The resource footprint of households, of the production of goods and the provision of services such as events, also play a role and can be calculated. It is essential that the entire life cycle is considered and that potential ecological and social conflicts are disclosed. To this end, the life cycle must be recorded from the source of raw materials, i.e. raw material extraction from nature or from recycling, through production and use to waste treatment and the resulting emissions. The Wuppertal Institute is developing methods for this purpose.
In everyday life it is often difficult to live in such a way to significantly reduce resource consumption. The Wuppertal Institute's resource calculator or the "SUSLA - Sustainable Lifestyles Accelerator" app developed in a project consortium provide some support. To reach the sustainable level of a climate-neutral and resource light society in the long run, a massive "dematerialisation" of the economy will be necessary so that products become "lighter" and can be used longer and better. Often this is a question of product design. How to design products that lead to sustainable use is also being researched at the Wuppertal Institute. This results, among other things, in guidelines such as the Transition Design Guide.
Political support and education are key to reduce resource demand. As part of the German Sustainability Strategy, the German federal government is pursuing the goal of continuing the positive trend in overall raw material productivity of 1.6 per cent annually until 2030. From 2020 to 2030, this corresponds to an increase of around 17 per cent.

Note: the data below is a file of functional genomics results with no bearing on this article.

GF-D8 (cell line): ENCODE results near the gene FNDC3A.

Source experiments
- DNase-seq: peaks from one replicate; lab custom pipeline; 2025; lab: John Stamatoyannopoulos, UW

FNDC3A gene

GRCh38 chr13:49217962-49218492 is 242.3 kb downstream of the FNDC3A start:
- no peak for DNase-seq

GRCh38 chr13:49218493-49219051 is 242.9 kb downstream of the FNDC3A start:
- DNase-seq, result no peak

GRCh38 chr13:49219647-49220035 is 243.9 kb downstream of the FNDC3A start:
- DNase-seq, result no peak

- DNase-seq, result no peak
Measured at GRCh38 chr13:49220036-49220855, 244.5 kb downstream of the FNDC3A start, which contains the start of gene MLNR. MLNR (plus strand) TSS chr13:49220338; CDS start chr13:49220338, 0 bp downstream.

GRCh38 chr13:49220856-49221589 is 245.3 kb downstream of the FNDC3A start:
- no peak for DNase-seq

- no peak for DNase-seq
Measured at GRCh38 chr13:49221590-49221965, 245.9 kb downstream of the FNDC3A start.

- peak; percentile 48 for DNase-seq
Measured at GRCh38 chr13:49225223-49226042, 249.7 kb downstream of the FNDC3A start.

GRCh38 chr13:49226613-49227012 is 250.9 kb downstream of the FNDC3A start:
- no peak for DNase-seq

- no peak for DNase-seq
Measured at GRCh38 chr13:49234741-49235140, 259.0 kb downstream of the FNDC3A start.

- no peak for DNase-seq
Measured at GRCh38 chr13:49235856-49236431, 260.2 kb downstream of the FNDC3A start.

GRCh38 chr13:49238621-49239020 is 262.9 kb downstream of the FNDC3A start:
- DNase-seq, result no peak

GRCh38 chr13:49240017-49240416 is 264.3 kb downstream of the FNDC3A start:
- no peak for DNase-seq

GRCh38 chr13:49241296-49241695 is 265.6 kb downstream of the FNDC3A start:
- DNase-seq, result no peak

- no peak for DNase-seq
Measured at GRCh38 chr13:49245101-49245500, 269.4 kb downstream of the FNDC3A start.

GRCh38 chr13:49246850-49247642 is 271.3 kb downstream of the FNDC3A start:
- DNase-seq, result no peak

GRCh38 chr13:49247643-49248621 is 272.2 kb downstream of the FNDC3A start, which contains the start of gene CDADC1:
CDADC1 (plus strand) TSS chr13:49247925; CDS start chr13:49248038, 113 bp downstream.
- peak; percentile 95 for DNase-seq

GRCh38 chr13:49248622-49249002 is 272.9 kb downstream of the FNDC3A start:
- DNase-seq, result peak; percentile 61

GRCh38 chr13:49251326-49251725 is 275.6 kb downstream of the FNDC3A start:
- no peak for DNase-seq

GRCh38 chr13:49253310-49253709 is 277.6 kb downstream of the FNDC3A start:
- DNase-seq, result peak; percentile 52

In the German resource efficiency program (ProgRess) it has also included the secondary raw material consumption. The latter takes into account both the utilized extraction of primary materials domestically and indirect resource expenditures from imports. The consideration of unused extraction – also called "overburden" - is still politically and methodologically unresolved. The Wuppertal Institute has accompanied the further development of ProgRess III and is working on proposals for future development in various projects.
A structurally important role is played by the transformation towards a circular economy, which is being pushed politically and is also attracting more and more corporate activity. To further support this strategy, innovative business models at the intersection of production, consumption and waste management are one of the key strategies. To this end, the Wuppertal Institute is working on new concepts.
To transform Europe into a more competitive, sustainable and resource efficient economy will mean significantly reducing resource consumption, closing material cycles and reducing waste as much as possible – all without simply exporting environmental damages to other parts of the world.
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Here you find up-to-date information on research findings and activities in the field of resources.
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Research in the field of resources takes place in the context of policy as well as in the context of production an consumption. In the following you find selected sample projects. A complete list is available here.